Taipei 101 – A case-study

TAIPEI 101A structural marvel created by combining the best of all structural systems.


  • Architect – C.Y.Lee & Partners
  • Structural Engineer – Shaw Shieh
  • Structural Consult. – Thornton-Tomasetti Engineers, New York City
  • Year Started – June 1998 (Mall already open)
  • Total Height – 508m
  • No. of Floors – 101
  • Plan Area – 50m X 50m
  • Cost – $ 700 million
  • Building Use – Office Complex + Mall
  • Parking – 83,000 m2, 1800 cars
  • Retail – Taipei 101 Mall (77,033 m2)
  • Offices – Taiwan Stock Exchange (198,347 m2)


  • Structure depicts a bamboo stalk
    • Youth and Longevity
    • Everlasting Strength
  • Pagoda Style
    • Eight prominent sections
    • Chinese lucky number “8”
    • In China, 8 is a homonym for prosperity
    • Even number = “rhythm and symmetry”


  • Materials
    • 60ksi Steel
    • 10,000 psi Concrete
  • Systems
    • Outrigger Trusses
    • Moment Frames
    • Belt Trusses
  • Lateral Load Resistance
    • Braced Moment Frames in the building’s core
    • Outrigger from core to perimeter
    • Perimeter Moment Frames
    • Shear walls
      • Basement and first 8 floors


  •  380 piles with 3 inch concrete slab.
  • Mega columns- 8 cm thick steel & 10,000 psi concrete infill to provide for overturning.
  • Walls – 5 & 7 degree slope.
  • 106,000 tons of steel, grade 60- 25% stronger.
  • 6 cranes on site – steel placement.
  • Electrical & Mechanical.
  • Curtain wall placement.


  • Taipei being a coastal city the problems present are:
    • Weak soil conditions (The structures tend to sink).
    • Typhoon winds (High lateral displacement tends to topple structures).
    • Large potential earthquakes (Generates shear forces).


  • Braced core with belt trusses.


  • The building is a pile through clay rich soil to bedrock 40 – 60 m below.
  • The plies are topped by a foundation slab which is 3m thick at the edges and up to 5m thick under the largest of columns.
  • There are a total of 380 1.5m dia. Tower piles.


Photos of Site during Construction

  • Gravity loads are carried vertically by a variety of columns.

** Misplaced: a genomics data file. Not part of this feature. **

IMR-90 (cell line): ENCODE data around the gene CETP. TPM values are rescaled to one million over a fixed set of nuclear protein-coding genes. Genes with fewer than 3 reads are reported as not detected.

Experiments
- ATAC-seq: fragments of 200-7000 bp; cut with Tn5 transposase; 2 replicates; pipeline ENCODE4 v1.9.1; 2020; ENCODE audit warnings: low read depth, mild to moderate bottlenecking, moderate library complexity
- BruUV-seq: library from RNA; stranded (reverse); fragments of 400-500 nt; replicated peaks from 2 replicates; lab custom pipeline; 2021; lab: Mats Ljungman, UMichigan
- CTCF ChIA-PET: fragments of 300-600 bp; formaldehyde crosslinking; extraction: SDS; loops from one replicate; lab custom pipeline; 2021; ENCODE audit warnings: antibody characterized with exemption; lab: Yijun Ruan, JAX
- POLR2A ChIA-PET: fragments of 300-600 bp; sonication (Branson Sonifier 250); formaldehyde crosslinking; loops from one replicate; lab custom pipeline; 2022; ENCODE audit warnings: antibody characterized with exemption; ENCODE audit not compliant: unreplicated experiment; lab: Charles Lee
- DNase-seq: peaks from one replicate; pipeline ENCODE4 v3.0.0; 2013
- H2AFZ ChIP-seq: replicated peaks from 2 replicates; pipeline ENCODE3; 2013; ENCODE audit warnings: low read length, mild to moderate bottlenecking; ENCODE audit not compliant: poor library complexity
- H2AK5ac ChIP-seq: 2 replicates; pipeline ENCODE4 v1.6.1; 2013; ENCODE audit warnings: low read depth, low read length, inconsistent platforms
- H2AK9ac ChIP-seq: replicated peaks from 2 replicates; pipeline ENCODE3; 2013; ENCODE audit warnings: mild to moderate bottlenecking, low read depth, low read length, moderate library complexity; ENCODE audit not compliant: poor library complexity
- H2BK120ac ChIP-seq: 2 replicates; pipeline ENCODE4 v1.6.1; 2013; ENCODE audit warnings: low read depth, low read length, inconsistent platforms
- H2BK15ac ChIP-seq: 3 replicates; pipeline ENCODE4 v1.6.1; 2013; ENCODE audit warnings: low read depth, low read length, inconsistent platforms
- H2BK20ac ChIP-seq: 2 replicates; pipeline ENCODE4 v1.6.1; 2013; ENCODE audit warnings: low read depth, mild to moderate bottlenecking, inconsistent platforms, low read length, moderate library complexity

• Within the core, sixteen columns are located at the crossing points of four lines of bracing in each direction.
  • The columns are box sections constructed of steel plates, filled with concrete for added strength as well as stiffness till the 62nd floor.
  • On the perimeter, up to the 26th floor, each of the four building faces has two ‘supercolumns,’ two ‘sub-super-columns,’ and two corner columns.
  • Each face of the perimeter above the 26th floor has the two ‘super-columns’ continue upward.
  • The ‘super-columns’ and ‘sub-super-columns’ are steel box sections, filled with 10,000 psi (M70) high performance concrete on lower floors for strength and stiffness up to the 62nd floor.




For additional core stiffness, the lowest floors from basement to the 8th floor have concrete shear walls cast between core columns in addition to diagonal braces.

  • The most of the lateral loads will be resisted by a combination of braced cores, cantilevers from the core to the perimeter, the super columns and the Special moment resisting frame (SMRF).
  • The cantilevers (horizontal trussed from the core to the perimeter) occur at 11 levels in the structure. 5 of them are double storey high and the rest single storey.
  • 16 of these members occur on each of such floors.
  • The balance of perimeter framing is a sloping Special Moment Resisting Frame (SMRF), a rigidly-connected grid of stiff beams and H shape columns which follows the tower’s exterior wall slope down each 8 story module.
  • At each setback level, gravity load is transferred to ‘super-columns’ through a story-high diagonalized truss in the plane of the SMRF.